Skin Care Guide – Part 5

How to Choose Sunscreen?

All sunscreens can be divided into two general categories: physical and chemical sunscreens. Physical sunscreens contain either zinc oxide or titanium dioxide, and are generally considered safer, as their active ingredients neither chemically interact with your skin, nor penetrate into the blood stream. They work by reflecting or scattering UV rays.

On contrary, chemical sunscreens absorb UV light and do interact with your skin and may penetrate into your blood system. Hence there is a concern that chemical sun-blocks may alter chemical reactions in your body and thus affect your health. While studies of long-term side effects by chemical sunscreens are not available at this time, scientist and cosmetologists believe that the safe chemical sunscreens should contain one or a few of these active ingredients: homosalate, Mexoryl SX (ecamsule) and phenylbenzimidazole sulfonic acid (also called ‘ensulizole’).

Whether you go for physical or chemical sunblock, the right sunscreen must meet the following criteria:

  • Comprehensive. Give you complete protection from both UVA and UVB radiation. It should have SPF >= 15 (measure of protection against UVB) and PPD >= 10 (measure of protection against UVA), which is equivalent to blocking at least 90% of UVA.
     
  • Safe for Health. It should be non-comedogenic (doesn’t contain pore-clogging ingredients that might cause acne), non-irritating for your skin and should not cause any unwanted biological effects such as hormonal changes in the body.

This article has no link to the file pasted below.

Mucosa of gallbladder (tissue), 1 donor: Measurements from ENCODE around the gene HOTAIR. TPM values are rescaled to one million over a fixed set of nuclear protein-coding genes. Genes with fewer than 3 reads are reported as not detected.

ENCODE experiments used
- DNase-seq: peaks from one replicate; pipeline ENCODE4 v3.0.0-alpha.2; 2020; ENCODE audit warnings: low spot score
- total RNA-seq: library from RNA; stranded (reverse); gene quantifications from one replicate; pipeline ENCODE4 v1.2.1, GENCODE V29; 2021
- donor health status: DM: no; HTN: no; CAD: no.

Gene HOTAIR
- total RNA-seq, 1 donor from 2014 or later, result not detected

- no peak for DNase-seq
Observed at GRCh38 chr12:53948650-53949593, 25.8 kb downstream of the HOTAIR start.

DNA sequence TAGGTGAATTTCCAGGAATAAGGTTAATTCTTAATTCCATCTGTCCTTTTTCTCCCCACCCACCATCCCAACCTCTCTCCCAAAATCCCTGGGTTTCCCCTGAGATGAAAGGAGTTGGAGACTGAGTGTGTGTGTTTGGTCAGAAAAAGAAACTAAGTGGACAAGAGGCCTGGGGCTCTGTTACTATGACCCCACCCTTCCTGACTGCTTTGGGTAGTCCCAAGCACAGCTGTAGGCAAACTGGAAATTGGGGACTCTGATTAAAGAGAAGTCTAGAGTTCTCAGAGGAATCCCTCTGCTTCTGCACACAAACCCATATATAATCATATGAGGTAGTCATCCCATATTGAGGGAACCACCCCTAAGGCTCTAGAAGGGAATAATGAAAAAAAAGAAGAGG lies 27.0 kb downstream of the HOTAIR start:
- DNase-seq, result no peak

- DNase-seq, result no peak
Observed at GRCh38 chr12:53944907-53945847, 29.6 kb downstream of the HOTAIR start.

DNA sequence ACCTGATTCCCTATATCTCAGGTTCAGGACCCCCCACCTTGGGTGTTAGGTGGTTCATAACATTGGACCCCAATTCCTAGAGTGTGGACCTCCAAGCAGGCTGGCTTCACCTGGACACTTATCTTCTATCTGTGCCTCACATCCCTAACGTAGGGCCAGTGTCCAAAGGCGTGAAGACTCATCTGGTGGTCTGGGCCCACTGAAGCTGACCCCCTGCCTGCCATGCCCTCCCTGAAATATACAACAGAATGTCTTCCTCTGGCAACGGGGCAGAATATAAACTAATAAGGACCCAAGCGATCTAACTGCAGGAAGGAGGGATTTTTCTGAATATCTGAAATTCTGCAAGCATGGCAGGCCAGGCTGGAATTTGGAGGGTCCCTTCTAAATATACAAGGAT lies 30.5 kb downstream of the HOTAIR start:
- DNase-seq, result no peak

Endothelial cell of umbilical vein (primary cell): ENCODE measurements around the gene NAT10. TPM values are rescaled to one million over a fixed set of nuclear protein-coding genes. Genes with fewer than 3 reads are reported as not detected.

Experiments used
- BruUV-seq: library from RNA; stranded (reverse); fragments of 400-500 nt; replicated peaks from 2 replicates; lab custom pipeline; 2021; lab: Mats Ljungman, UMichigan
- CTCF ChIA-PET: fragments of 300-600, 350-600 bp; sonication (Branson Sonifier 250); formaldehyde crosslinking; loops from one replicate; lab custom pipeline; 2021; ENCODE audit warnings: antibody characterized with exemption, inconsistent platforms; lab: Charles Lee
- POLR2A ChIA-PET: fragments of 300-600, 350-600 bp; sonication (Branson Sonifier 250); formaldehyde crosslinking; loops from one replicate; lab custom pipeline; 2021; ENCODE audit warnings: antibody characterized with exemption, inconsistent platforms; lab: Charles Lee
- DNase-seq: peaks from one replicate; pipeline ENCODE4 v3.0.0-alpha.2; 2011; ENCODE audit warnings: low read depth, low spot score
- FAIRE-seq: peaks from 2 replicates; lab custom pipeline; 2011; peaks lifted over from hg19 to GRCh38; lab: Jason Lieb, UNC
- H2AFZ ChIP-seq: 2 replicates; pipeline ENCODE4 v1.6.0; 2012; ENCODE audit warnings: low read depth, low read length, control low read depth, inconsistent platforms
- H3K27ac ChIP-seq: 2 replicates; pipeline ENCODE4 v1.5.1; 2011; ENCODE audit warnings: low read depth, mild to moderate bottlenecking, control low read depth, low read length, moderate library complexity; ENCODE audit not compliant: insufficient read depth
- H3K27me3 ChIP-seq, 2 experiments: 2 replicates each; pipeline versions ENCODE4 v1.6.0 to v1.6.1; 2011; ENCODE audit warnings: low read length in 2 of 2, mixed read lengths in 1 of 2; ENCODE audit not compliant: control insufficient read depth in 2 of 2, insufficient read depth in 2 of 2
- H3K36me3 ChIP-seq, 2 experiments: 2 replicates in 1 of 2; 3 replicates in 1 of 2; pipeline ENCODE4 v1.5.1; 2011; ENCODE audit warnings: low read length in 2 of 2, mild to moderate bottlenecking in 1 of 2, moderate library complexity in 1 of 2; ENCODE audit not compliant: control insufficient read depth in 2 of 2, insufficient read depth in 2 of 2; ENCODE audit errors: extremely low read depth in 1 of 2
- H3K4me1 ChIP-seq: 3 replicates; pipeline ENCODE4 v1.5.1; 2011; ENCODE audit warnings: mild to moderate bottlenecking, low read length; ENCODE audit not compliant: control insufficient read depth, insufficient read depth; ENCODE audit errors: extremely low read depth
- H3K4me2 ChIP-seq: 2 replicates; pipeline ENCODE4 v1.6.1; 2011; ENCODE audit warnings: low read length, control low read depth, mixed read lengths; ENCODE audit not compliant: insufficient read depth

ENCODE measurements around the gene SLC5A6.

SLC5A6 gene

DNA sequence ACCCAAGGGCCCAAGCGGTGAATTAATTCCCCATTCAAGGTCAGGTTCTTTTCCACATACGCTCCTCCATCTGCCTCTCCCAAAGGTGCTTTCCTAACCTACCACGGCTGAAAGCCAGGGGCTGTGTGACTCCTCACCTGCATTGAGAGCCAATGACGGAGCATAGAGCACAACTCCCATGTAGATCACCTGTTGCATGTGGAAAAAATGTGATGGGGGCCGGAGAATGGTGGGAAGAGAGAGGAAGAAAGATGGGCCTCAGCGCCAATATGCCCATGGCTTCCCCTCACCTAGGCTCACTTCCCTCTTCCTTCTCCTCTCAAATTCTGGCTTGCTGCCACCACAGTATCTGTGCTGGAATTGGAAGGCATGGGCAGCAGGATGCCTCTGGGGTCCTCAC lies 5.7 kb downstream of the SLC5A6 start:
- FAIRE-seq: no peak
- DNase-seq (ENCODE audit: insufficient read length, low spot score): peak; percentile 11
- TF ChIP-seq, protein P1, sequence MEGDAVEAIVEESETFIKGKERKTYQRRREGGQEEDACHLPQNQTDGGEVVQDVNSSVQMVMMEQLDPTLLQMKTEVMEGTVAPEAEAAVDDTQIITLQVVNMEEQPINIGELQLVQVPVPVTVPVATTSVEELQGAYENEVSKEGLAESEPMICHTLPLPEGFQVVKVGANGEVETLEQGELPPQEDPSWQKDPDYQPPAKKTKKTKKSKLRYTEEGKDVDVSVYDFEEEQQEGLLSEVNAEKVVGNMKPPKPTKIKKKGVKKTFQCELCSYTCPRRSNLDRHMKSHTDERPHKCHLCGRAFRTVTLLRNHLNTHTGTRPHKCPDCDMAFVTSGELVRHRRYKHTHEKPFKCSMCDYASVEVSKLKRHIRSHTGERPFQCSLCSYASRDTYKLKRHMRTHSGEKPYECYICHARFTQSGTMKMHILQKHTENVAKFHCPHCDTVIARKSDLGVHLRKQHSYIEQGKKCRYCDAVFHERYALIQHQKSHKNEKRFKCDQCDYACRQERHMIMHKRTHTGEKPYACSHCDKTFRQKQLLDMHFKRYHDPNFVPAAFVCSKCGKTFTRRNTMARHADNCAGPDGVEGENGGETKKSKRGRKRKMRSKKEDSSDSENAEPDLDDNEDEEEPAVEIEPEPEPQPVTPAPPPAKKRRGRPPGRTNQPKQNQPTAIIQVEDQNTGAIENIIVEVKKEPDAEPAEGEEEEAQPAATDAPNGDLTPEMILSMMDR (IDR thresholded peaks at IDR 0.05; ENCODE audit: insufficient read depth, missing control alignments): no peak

• Suitable for You. Suitability of sunscreen for you is mainly determined by two factors – your skin complexion (or, more precisely, skin phototype) and the conditions of use. There are six skin phototypes, but roughly speaking if your skin is too pale or fair, you need sunscreen with SPF30 or higher, whereas for darker skin owners SPF15 would be enough for most situations. By “conditions of use” we refer to climate and/or water-exposure. If you are going to swim or bathe, or if you sweat a lot, then you need sunblock that is sufficiently water resistant and you need to re-apply it every 40 to 80 minutes depending on the strength of its water resistance (read and follow the instructions).

Other desirable properties the right sunscreen should have are:

  • It should be chemically stable, and neither degrade under sunlight nor react with other common cosmetic ingredients.
  •  It should stick well to your skin and do not come off or wash off easily.
  • There should be some published evidence that most of the essential and additional criteria discussed above are indeed have been met and confirmed by clinical research.

 We do not recommend any particular sunscreen here because new clinical evidence may come and go that will prove or disapprove the effectiveness and safety of certain sunscreen ingredients. Besides, there is no one that ‘fits all’, and thus you have to do your ‘due diligence’ and find a sunscreen that is suitable for both your skin type and conditions of use sticking to the guidelines we gave you above.

Finally, remember that no sunscreen fully protects you from UV radiation of sunlight and the best protection you can offer yourself is to avoid sun-exposure as much as possible or, when it’s unavoidable, seek shade and wear protective clothing that covers most parts of your body.

.If you have any questions or comments on how to choose sunscreen, you are welcome to leave them below.

Skin Care Guide Part 6 – How to apply sunscreen correctly?

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